The N-Gage screen is backlit and runs at a resolution of 176x208 pixels. That\'s a bit of a weird aspect ratio-imagine a GBA screen turned on its side. In a world of wide-screen 16:9 fetishism, it\'s interesting that Nokia has decided to go with a vertical rather than horizonal aspect. To be honest, I thought it would be more of a problem than it was. The games were natural to play, and the added height gives a bit more overhead room to dedicate to score, time, etc.

The basic gameplay and the software lineup is impressive. These are the things that will make the N-Gage fly: good user experiences combined with variety to suit all gaming tastes and styles. Certainly Nokia is doing something right in the inter-business negotiations arena, but they\'re not just relying on others. Nokia will create a game called Pathway to Glory which will be (yet another) WWII soldiering title. Nokia plans to publish more games for the N-Gage, too.

But the N-Gage is much more than a simple game deck. It is, obviously, a cel phone. The unit is really designed to work with a headset, which is fine, but it can be used as a phone without one. The speaker and mic are located on the top of the unit, so, when you talk into it, you look distinctly like you\'re holding a high-tech taco sideways to your head. You\'ll also probably get lots of fingerprints on your screen.

In addition to the phone capabilities, N-Gage is also an FM radio and an MP3 player. You can store MP3s on up to 64MB MMC cards (although there\'s a chance that the unit will support larger cards). That can equal about 60 minutes worth of music on a single card, which isn\'t such a bad deal. Unfortunately, because the memory cards used for MP3s and games inhabit the same slot, you cannot listen to your MP3s as you play a game. You can, however, listen to the radio while playing, which means you can keep up on your NPR broadcasts while blowing away fascist mine owners in Red Faction, and that should be enough of a head trip to keep anyone occupied on the commute home.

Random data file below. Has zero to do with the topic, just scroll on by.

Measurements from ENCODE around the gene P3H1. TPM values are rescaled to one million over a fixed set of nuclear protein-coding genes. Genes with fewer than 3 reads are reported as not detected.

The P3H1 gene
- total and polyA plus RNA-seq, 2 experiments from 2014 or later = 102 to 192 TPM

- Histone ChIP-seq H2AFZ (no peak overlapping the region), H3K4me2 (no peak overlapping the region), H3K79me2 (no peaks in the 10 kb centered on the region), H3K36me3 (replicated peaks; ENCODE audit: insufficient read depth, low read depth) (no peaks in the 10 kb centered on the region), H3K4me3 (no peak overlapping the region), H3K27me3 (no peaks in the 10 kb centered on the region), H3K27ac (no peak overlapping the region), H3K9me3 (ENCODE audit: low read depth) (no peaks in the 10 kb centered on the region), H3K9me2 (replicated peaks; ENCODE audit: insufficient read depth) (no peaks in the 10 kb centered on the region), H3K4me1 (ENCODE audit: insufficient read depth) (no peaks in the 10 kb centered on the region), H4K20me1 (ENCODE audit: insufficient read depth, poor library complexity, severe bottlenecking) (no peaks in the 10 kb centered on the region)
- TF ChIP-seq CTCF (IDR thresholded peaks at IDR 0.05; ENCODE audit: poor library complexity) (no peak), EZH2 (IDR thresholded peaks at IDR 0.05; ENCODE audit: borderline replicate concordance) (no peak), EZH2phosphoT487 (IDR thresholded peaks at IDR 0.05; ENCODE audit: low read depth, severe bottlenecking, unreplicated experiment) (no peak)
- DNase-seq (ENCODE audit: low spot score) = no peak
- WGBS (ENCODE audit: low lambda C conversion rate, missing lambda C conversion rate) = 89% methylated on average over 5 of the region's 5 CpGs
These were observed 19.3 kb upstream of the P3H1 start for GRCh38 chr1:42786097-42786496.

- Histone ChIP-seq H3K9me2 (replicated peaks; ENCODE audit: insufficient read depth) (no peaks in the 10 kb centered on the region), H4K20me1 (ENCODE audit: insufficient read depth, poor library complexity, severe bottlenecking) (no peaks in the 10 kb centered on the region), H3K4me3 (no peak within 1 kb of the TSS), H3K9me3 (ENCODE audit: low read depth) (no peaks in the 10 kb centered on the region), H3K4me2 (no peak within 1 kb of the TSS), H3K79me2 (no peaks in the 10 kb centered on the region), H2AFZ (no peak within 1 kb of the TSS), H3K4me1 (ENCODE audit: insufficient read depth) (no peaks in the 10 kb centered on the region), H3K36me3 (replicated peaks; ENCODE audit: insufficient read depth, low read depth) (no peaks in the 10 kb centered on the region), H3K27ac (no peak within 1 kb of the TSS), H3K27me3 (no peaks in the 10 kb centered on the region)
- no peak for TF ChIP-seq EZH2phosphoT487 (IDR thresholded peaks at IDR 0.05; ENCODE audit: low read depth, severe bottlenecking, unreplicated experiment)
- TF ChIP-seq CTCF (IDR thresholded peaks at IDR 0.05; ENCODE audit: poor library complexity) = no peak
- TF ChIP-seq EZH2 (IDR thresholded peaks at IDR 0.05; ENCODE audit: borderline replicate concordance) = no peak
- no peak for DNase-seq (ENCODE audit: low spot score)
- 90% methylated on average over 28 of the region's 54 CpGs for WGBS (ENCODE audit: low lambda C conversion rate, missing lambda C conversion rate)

There are so many really snazzy features of the N-Gage that they\'re hard to list in their entirety. For example, the N-Gage supports Bluetooth multiplayer, which means that if there is an N-Gage in the vicinity playing the game you\'re playing, then you can challenge the other guy to a multiplayer round. This allows for vastly multiplayer gaming supporting dozens of users. If the units become popular enough, then we might see LAN bashing jump out of the dorm lounge and into the subway.

If there isn\'t an N-Gage gamer near you, then you can still keep the multiplayer challenges alive. Most games will allow you to record time trials and high scores which can then be uploaded to ranking servers. You can also email a screenshot or even a record file to your buddies using the N-Gage MMS service. Then, your friend can try to beat your time or record, and why they\'re playing they\'ll see a ghost of your time. This feature is common in racing games on console systems, but it is the first time I know of that you can easily trade these ghost files with friends. It\'s almost like you\'re actually competing against them.